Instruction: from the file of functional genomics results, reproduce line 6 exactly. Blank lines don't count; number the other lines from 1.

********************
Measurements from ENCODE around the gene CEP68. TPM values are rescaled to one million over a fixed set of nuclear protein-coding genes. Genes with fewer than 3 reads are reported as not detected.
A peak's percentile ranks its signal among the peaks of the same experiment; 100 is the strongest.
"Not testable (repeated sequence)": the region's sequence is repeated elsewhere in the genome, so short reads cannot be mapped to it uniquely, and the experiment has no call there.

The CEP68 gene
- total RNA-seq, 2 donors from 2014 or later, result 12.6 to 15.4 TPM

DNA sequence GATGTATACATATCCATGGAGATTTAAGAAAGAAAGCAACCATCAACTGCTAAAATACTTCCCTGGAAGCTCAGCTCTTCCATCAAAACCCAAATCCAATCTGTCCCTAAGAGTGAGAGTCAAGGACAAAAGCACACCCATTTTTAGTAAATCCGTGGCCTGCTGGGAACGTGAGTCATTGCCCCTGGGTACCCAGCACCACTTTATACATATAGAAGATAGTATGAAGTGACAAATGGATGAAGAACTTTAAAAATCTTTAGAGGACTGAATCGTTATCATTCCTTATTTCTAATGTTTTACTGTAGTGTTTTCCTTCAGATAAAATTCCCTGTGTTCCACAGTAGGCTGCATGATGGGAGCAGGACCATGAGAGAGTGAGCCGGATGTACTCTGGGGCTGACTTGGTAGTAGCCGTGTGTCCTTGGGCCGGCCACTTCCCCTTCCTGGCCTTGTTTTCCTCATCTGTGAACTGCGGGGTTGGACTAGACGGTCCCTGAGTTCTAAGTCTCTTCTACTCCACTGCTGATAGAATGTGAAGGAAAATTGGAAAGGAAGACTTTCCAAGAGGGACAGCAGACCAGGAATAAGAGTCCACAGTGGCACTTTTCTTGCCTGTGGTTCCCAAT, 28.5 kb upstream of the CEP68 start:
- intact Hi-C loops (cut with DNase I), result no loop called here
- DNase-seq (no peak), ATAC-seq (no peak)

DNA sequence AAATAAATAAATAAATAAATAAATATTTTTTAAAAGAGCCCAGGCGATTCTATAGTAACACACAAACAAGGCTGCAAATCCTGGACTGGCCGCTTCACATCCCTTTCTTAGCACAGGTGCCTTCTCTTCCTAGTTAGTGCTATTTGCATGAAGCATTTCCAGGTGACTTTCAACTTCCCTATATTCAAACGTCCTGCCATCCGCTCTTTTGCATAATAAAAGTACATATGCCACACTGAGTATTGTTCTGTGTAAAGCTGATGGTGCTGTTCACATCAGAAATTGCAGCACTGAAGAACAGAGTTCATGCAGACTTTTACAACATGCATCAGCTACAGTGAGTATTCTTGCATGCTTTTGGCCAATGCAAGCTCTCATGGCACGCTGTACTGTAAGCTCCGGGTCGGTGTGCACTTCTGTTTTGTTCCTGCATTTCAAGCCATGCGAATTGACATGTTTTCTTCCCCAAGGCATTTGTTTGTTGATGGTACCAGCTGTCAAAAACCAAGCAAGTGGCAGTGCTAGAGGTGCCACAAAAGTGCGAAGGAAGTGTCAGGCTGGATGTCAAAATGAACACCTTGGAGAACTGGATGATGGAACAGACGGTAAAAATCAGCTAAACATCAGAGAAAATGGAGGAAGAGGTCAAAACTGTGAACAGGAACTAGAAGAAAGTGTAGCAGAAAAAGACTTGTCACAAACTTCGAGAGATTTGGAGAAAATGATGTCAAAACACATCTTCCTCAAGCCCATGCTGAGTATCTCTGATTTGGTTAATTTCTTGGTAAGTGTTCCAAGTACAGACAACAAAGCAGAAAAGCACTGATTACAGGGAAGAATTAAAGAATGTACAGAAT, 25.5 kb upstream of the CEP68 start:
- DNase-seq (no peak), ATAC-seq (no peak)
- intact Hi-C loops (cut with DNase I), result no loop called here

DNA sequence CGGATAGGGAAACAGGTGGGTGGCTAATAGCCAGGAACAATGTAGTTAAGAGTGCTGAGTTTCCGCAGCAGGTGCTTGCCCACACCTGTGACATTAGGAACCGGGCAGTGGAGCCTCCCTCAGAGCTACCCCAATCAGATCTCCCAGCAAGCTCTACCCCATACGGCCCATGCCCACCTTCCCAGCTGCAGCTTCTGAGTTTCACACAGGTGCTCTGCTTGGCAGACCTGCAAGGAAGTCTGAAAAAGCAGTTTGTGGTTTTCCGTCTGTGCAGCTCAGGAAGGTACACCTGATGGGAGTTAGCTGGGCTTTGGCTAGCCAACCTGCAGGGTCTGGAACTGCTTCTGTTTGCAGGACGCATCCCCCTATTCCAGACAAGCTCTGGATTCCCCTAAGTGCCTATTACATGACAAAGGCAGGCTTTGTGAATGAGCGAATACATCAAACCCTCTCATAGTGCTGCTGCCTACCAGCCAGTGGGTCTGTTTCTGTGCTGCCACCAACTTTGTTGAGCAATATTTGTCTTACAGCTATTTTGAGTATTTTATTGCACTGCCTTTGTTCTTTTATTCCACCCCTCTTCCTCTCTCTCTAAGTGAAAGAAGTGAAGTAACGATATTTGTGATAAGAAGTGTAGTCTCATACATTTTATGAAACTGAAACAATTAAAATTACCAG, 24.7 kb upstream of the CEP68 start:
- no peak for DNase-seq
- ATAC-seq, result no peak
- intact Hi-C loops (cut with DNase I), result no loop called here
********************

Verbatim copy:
DNA sequence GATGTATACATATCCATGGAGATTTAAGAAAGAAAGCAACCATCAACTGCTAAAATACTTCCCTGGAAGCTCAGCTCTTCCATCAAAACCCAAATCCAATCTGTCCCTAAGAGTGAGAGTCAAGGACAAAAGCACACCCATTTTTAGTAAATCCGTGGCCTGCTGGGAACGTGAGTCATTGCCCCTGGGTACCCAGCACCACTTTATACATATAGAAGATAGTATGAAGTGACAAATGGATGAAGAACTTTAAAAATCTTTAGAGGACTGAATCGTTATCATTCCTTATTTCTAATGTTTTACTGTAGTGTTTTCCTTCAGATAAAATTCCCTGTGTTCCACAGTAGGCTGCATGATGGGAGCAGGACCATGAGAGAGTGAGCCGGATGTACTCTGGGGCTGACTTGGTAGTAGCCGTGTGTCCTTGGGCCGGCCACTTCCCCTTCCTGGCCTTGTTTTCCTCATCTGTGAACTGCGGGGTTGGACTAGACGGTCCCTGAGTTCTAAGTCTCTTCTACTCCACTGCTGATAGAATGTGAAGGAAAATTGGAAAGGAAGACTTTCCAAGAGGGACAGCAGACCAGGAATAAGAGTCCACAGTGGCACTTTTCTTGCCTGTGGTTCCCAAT, 28.5 kb upstream of the CEP68 start: